Toby described some of his results and methodology in a recent e-mail updater:
I've done some lightwave backscatter experiments this last week. The transmitter is on my front deck, pointed straight up as verified using a level across the lens end of the box. The receiver is in the back yard and pointed up also. Between the two, the house is about 30ft high and blocks any direct light.
Last night May 8 UTC was clear and I was getting a QRSS10 level signal with the receiver pointed at elevations from 70 to 85 degrees, through the transmitter beam. There was nothing received from straight up, so the clouds were too high for cloud backscatter. At 80 degrees elevation I got the best signal. I've attached an Argo screen grab of QRSS10 (FSK CW with the 570 Hz tone as key-down).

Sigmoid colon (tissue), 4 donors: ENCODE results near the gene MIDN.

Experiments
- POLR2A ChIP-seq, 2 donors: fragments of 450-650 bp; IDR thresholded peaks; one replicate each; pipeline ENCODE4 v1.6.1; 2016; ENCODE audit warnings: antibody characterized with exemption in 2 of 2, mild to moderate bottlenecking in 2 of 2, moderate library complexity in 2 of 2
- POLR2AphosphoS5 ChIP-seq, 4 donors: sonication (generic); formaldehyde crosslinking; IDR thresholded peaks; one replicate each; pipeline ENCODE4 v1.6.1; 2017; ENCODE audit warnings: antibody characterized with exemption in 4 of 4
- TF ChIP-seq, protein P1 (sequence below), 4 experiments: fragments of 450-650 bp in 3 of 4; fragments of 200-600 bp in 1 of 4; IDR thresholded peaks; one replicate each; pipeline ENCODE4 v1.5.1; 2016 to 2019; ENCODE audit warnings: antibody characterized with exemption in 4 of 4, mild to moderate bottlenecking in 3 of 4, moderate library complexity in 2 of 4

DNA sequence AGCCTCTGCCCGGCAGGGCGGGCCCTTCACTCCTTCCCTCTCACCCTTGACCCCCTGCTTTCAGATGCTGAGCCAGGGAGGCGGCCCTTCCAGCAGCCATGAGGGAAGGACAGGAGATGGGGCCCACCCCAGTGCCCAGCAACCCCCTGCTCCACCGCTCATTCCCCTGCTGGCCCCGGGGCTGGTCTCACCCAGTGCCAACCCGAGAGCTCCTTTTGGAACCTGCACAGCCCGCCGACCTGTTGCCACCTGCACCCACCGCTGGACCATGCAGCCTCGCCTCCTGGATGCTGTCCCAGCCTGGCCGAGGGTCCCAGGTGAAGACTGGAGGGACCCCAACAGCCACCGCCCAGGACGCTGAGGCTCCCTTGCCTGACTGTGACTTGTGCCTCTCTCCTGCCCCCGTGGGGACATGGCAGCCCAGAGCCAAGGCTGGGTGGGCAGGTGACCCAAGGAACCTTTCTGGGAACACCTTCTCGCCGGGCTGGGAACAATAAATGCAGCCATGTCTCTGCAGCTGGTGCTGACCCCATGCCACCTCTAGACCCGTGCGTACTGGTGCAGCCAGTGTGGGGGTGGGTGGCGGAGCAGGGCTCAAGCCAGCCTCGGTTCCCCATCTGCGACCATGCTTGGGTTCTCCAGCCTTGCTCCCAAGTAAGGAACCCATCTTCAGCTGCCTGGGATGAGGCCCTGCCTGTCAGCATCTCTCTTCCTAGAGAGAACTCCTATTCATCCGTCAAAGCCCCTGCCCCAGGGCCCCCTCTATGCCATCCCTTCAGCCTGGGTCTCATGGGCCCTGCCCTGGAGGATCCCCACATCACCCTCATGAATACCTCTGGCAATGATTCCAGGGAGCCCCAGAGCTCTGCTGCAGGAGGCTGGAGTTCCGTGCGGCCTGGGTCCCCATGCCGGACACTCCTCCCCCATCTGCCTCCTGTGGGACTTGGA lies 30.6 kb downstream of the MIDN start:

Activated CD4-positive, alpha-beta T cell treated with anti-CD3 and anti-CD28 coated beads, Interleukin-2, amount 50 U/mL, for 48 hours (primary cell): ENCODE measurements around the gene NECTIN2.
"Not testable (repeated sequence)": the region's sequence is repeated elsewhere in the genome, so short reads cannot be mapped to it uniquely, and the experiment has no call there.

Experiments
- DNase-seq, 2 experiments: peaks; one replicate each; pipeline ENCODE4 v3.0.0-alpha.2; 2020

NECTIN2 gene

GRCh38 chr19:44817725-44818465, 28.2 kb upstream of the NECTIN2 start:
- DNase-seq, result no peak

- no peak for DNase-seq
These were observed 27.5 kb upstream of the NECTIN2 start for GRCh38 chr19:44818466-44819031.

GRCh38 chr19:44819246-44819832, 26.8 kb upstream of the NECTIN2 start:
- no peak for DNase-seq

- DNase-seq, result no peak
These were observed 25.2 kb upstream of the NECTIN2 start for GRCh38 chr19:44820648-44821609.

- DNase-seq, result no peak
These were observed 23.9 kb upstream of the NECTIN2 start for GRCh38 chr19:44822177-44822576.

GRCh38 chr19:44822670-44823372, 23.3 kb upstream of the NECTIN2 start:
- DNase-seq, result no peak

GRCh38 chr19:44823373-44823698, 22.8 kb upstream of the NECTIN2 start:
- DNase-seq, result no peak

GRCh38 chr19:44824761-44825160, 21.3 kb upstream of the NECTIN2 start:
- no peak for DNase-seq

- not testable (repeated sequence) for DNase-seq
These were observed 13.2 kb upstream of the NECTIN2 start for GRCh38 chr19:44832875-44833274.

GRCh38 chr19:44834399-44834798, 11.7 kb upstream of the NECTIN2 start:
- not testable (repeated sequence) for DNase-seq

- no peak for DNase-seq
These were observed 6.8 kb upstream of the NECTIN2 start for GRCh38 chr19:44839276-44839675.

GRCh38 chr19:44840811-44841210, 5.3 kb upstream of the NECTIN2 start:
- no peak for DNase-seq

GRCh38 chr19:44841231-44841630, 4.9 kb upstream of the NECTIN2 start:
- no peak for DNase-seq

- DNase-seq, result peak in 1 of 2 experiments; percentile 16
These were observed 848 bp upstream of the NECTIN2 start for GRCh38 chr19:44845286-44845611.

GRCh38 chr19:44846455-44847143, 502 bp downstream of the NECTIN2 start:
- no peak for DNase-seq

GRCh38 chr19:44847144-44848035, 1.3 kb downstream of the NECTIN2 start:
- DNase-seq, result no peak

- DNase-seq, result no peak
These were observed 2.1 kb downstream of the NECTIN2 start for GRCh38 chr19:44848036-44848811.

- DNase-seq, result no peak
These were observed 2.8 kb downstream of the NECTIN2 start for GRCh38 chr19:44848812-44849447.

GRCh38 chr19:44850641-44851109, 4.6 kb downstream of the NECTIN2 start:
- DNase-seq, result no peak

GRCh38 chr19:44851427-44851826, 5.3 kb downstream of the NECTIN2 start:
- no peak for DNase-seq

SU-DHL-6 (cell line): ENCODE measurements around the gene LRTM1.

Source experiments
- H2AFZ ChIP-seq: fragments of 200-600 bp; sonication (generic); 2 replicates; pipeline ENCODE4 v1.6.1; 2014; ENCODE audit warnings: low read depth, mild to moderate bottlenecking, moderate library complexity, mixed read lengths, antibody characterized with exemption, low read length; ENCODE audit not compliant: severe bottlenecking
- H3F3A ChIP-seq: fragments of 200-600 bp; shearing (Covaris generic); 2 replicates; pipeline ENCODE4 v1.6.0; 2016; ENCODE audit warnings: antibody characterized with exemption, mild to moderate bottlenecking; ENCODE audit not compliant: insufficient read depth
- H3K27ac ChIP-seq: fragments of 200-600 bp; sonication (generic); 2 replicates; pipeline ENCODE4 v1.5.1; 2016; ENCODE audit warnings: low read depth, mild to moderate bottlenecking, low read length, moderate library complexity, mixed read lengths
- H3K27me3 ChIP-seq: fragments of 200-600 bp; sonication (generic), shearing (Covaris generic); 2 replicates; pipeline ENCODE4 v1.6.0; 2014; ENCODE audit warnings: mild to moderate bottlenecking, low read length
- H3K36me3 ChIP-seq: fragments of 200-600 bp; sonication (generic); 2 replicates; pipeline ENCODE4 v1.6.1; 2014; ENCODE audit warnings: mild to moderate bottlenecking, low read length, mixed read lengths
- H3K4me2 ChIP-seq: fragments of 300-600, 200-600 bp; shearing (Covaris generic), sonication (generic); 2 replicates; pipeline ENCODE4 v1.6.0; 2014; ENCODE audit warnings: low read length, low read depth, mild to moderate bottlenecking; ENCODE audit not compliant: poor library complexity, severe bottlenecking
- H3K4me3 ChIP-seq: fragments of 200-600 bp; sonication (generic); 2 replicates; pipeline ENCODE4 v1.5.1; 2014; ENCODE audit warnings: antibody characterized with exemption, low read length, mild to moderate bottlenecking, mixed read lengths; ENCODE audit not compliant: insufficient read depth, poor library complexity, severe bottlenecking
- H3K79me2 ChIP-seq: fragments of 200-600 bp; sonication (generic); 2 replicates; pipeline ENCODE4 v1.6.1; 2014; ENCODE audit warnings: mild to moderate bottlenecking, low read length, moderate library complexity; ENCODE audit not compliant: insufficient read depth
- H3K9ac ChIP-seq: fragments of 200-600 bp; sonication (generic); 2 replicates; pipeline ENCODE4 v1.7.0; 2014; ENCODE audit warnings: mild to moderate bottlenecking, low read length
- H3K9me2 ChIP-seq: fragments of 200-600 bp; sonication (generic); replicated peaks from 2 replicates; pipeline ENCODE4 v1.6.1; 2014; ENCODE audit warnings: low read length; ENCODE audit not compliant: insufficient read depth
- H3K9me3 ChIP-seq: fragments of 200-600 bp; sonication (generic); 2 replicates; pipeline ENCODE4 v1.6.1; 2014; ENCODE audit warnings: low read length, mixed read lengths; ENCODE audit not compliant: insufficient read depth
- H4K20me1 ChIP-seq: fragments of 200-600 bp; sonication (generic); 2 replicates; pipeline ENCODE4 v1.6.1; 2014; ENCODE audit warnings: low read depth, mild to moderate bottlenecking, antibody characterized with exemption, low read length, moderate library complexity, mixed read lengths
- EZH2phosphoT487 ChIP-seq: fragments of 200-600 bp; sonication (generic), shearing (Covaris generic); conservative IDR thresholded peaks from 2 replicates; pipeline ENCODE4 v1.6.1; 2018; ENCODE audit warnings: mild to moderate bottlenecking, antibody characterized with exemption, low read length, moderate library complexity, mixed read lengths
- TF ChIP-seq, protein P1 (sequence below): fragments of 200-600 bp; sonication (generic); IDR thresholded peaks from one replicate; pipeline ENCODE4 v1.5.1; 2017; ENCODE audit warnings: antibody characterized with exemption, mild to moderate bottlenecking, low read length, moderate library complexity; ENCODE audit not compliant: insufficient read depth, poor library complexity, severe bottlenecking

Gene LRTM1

|QRSS10 CW clear air scatter return signal|
WSPR2 was decoding consistently and JT9 was about 70%. I tried JT65, BPSK31, and MFSK8 but the SNR was too low for those to work.
|JT9 cloudbounce return signal 14,000 - 24,000 FT|
May 8, 2016 UTC CYVR clouds and temperature/dewpoint data:
0500 FEW CLOUDS (1/8 - 2/8) 14000 FT, SCATTERED CLOUDS (3/8 - 4/8) 24000 FT, 14 C / 11 C
0600 FEW CLOUDS (1/8 - 2/8) 14000 FT, SCATTERED CLOUDS (3/8 - 4/8) 24000 FT, 14 C / 9 C
0700 FEW CLOUDS (1/8 - 2/8) 12000 FT, FEW CLOUDS (1/8 - 2/8) 22000 FT, 13 C / 7 C
... I'll try CW and digital again when there's some lower cloud conditions. That’s tough to get without rain at the same time.
I did get dew on the receiver last night, so I'll be adding heating resistors inside the boxes to keep the lenses warm. Electric heating has worked great to keep dew off the optical surfaces of my telescope. I'll also look at adding shrouds to shield the lenses from the cold sky.
More from May 15th: